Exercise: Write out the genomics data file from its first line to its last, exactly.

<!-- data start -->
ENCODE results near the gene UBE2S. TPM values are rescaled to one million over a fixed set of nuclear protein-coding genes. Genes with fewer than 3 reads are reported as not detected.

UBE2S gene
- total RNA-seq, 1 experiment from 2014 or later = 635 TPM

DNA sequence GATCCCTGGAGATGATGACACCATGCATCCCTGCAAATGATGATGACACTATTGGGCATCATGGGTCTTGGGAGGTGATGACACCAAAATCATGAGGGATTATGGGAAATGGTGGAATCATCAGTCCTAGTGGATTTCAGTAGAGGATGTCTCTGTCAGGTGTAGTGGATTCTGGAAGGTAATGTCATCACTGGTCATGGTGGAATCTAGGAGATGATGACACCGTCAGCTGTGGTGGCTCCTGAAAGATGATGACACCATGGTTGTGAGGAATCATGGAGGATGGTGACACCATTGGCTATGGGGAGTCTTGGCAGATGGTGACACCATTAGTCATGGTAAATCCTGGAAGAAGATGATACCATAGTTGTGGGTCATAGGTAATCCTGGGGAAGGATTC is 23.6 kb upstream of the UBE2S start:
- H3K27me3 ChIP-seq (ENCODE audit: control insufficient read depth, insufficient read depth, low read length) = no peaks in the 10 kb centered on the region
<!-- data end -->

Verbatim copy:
ENCODE results near the gene UBE2S. TPM values are rescaled to one million over a fixed set of nuclear protein-coding genes. Genes with fewer than 3 reads are reported as not detected.

UBE2S gene
- total RNA-seq, 1 experiment from 2014 or later = 635 TPM

DNA sequence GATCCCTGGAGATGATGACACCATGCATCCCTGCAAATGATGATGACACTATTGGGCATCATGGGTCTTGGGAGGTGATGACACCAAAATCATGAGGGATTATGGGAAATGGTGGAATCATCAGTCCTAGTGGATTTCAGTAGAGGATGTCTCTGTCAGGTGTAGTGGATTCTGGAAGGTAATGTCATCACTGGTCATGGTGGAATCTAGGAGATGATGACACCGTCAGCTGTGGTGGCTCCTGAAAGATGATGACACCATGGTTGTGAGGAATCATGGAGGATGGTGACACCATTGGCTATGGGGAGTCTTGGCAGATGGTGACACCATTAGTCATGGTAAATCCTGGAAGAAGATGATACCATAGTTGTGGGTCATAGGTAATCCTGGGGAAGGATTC is 23.6 kb upstream of the UBE2S start:
- H3K27me3 ChIP-seq (ENCODE audit: control insufficient read depth, insufficient read depth, low read length) = no peaks in the 10 kb centered on the region